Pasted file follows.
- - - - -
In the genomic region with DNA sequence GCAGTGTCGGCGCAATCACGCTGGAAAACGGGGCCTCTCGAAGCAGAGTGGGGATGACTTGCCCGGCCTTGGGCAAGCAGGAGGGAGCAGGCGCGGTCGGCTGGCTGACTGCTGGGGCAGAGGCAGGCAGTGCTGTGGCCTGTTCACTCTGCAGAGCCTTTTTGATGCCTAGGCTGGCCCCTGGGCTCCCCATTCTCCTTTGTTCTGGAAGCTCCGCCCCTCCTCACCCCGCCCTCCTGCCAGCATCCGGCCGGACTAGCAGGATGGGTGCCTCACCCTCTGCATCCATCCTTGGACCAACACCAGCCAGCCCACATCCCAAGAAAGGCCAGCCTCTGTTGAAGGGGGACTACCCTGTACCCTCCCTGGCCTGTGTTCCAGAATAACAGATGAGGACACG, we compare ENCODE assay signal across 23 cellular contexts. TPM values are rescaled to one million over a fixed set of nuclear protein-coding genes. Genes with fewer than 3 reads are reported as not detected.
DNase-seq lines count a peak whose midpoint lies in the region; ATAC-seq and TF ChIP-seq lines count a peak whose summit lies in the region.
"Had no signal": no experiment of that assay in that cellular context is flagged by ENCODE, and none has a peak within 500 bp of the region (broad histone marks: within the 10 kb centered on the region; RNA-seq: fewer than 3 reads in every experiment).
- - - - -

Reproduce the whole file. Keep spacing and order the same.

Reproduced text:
In the genomic region with DNA sequence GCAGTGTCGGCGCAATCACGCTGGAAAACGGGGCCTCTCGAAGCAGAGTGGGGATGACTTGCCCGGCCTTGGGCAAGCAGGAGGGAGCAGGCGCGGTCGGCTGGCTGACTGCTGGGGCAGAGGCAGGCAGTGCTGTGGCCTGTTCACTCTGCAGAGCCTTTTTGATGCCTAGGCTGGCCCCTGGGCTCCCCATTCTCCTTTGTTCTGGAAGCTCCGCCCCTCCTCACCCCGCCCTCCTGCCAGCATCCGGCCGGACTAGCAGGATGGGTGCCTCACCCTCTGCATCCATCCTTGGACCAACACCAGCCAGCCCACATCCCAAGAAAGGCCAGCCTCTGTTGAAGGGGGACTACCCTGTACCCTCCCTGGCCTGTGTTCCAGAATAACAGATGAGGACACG, we compare ENCODE assay signal across 23 cellular contexts. TPM values are rescaled to one million over a fixed set of nuclear protein-coding genes. Genes with fewer than 3 reads are reported as not detected.
DNase-seq lines count a peak whose midpoint lies in the region; ATAC-seq and TF ChIP-seq lines count a peak whose summit lies in the region.
"Had no signal": no experiment of that assay in that cellular context is flagged by ENCODE, and none has a peak within 500 bp of the region (broad histone marks: within the 10 kb centered on the region; RNA-seq: fewer than 3 reads in every experiment).